- Clive Vanderwagen
Run towards what scares you...
Imposter syndrome can be defined as a collection of feelings of inadequacy that persist despite evident success. 'Imposters' suffer from chronic self-doubt and a sense of intellectual fraudulence that override any feelings of success or external proof of their competence (Harvard Business Review).
As part of my quest to have multiple streams of income, I write press releases for a Canadian PR company about prominent American entrepreneurs, coaches, spiritual leaders, and authors. I get to interview super interesting people who have amazing views of the world and have managed to build enormous success in their relevant field of expertise.
Each article teaches me a bit about a world I know nothing about but reminds me how connected we are as humans. Even though they speak from cities far from me, in time zones that force me to interview them in the middle of my night, and from industries that are foreign to me, ultimately they all come from a place of wanting to serve and make the world better. And make money (or become famous) while doing it.
But my biggest takeaway after writing all these articles is the importance of self-belief. Many of them talk about imposter syndrome and coming from a childhood where they felt they weren't enough, but somehow they have had the resilience (or perhaps grit, to use Angela Duckworth's word to describe it) to overcome their past, and beat down the gnawing voice that tells them they're not enough.
I ask them how they do it because Lord knows, I'm the first one to remind myself how shit I am. I have to work hard to wake up in the morning and not believe that today is the day when people discover I know nothing. And what's been amazing is that they feel the same thing, but their gift is being able to push past it and proudly declare to the world that they're amazing. I have also realised that if you say you are good, people will believe it.
You see, getting into articles means you have to tell a writer how amazing you are so they can translate it into an article that a publication will publish. Most of my articles go to esteemed publishing houses like Thrive Global, Forbes and Wealth Insider. In each of these articles, I have to find something to say about this person that will show the reader the person I am interviewing is different, interesting, and most importantly, worth working with. and more often than not, it's easy to do. I end up buying their books or subscribing to their online courses.
Yet so often what comes up when I chat to them is the person's confidence in what they do, and the underlying anxiety that they aren't enough.
You see, success isn't about defeating imposter syndrome. Everyone believes that they're not good enough. (Except Trump.) But success lies in allowing that feeling of 'not enoughness' to drive you rather than cripple you.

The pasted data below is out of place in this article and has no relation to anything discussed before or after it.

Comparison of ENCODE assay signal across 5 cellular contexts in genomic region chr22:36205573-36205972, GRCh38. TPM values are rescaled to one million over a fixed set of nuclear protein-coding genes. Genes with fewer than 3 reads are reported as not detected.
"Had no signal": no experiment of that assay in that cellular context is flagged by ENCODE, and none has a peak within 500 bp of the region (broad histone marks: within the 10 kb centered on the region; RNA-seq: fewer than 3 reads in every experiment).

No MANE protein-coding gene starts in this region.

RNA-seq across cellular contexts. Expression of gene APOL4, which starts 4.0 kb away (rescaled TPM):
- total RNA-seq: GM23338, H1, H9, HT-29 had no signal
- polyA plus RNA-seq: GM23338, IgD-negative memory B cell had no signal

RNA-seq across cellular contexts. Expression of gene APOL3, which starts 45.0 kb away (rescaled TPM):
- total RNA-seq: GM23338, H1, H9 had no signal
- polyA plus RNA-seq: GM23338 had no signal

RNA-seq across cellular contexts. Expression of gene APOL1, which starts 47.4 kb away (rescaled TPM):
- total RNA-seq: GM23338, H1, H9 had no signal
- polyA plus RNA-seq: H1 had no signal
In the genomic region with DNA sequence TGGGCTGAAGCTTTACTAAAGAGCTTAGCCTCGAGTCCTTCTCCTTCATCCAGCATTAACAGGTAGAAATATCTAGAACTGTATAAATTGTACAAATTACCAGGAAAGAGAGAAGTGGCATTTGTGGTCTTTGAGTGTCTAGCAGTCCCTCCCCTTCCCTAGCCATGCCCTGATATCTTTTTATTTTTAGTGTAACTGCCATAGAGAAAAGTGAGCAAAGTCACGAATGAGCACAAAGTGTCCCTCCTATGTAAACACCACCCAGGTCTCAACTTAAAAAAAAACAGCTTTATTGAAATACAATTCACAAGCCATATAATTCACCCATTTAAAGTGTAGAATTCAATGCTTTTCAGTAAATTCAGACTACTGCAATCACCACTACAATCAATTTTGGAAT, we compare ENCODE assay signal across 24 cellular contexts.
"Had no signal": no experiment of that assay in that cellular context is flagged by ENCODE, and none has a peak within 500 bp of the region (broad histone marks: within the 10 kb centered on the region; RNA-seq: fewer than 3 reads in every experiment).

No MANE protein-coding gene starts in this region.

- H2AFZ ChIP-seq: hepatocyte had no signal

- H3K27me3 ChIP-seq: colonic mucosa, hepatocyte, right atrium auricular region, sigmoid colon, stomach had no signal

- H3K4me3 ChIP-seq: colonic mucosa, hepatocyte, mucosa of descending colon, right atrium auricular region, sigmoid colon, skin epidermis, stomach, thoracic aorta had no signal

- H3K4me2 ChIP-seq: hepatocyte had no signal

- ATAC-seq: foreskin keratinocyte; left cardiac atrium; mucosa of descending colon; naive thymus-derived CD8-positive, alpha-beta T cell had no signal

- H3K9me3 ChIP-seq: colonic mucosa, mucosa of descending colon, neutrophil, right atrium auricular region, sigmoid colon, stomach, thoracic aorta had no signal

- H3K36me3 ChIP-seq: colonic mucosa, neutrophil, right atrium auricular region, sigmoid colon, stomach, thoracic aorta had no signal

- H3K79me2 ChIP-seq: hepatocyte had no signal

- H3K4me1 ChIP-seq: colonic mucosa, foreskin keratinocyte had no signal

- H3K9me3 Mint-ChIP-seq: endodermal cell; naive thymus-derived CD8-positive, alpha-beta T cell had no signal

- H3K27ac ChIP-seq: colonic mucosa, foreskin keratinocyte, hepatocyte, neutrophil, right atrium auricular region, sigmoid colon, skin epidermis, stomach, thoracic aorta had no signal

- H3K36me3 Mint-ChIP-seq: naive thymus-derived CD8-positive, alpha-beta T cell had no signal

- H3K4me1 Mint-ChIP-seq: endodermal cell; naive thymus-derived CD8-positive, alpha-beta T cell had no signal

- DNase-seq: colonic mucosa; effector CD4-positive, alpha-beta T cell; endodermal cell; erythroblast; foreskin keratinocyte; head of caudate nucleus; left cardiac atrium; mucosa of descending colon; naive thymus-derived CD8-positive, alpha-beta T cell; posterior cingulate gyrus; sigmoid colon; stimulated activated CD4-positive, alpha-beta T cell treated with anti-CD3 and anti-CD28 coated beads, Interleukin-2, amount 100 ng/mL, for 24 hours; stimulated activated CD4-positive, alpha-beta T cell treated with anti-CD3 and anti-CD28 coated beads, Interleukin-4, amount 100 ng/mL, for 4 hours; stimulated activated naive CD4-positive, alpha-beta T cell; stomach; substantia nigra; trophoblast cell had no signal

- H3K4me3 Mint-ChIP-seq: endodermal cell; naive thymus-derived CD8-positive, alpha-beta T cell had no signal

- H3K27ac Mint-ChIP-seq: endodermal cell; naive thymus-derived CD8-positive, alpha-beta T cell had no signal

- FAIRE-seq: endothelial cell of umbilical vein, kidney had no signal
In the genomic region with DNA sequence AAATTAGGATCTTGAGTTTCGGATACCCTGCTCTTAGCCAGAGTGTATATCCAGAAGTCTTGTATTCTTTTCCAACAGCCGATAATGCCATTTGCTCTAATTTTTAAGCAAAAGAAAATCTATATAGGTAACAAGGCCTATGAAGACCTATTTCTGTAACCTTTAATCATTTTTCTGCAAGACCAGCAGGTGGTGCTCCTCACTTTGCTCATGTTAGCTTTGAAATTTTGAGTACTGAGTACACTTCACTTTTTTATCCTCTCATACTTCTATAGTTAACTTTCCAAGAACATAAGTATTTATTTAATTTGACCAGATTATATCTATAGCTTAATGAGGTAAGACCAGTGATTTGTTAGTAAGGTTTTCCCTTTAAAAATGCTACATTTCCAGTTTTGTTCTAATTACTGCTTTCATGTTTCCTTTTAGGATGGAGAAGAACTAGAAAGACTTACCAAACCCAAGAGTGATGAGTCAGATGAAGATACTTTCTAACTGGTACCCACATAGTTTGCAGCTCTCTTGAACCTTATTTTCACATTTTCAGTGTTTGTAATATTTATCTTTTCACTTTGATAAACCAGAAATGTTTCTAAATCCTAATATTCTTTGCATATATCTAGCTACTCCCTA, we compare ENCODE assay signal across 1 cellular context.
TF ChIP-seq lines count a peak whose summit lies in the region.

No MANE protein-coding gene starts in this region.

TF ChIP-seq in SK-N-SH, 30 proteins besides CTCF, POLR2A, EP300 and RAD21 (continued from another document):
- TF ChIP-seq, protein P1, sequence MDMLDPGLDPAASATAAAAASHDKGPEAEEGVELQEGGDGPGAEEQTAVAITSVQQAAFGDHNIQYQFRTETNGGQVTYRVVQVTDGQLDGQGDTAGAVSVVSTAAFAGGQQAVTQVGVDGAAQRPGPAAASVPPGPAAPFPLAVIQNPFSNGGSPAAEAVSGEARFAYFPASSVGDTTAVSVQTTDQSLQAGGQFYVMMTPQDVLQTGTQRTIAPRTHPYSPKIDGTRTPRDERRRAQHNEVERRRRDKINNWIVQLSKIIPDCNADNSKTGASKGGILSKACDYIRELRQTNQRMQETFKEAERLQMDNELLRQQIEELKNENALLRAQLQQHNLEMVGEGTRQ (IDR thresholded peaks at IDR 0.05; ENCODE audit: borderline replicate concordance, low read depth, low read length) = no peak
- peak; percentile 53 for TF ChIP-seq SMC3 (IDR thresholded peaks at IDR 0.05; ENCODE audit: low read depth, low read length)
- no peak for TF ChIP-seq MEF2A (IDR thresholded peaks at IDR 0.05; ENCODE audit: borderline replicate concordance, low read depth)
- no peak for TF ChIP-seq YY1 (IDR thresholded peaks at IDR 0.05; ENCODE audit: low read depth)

Fear has been my script for so long. It's been the hero of my book. I've been scared to be vulnerable, to create a platform, a voice, and to say that I'm really good at my job, because deep down I don't know if I am, and often rely on others to find out if I've made the grade. But it's important that fear is in the script. Because fear is actually the gift – when we choose to use fear to drive us rather than to silence us.
Do you think Mandela wasn't scared while he fought to free us from apartheid? I think he often was. But I believe that fear drove him to make a difference and to rise amongst the masses to have a voice that others followed.
Fear will always be a given. It's what you do with that fear. Do you let it shout you into a corner or do you let it into your mind for a conversation?
I'll show you how I'm overcoming fear right now.
As I write this, my mind is shouting at me that this is crap. That no one will read it. That some might like it just because they feel sorry for you. And that others may leave you crappy comments and troll you.
But fear is good because it means that this article means something to me. If I didn't care about how it would land, it means that there was no heart behind it. So clicking that publish button will be the ultimate victory in my war against imposter syndrome and being my own worst enemy.
Fear is saying that others matter more. Success is saying I'm feeling that others matter more but I'm choosing to use that to fuel me to prove it wrong rather than to let it silence me.
Others write far better articles than me. Doesn't matter. All that matters is that I've been true to myself, allowed my voice to be heard, and hopefully brought some of you along for the ride.
What's holding you back from clicking publish? What's stopping you from proclaiming to the world that you're actually damn good at what you do. What is fear robbing you of, rather than fuelling you to fight for?
Write that blog.
Post that song.
Tell that person you love them.
Start that business.
Wear that dress.
Phone that person.
Work on that dream.
Run towards what scares you.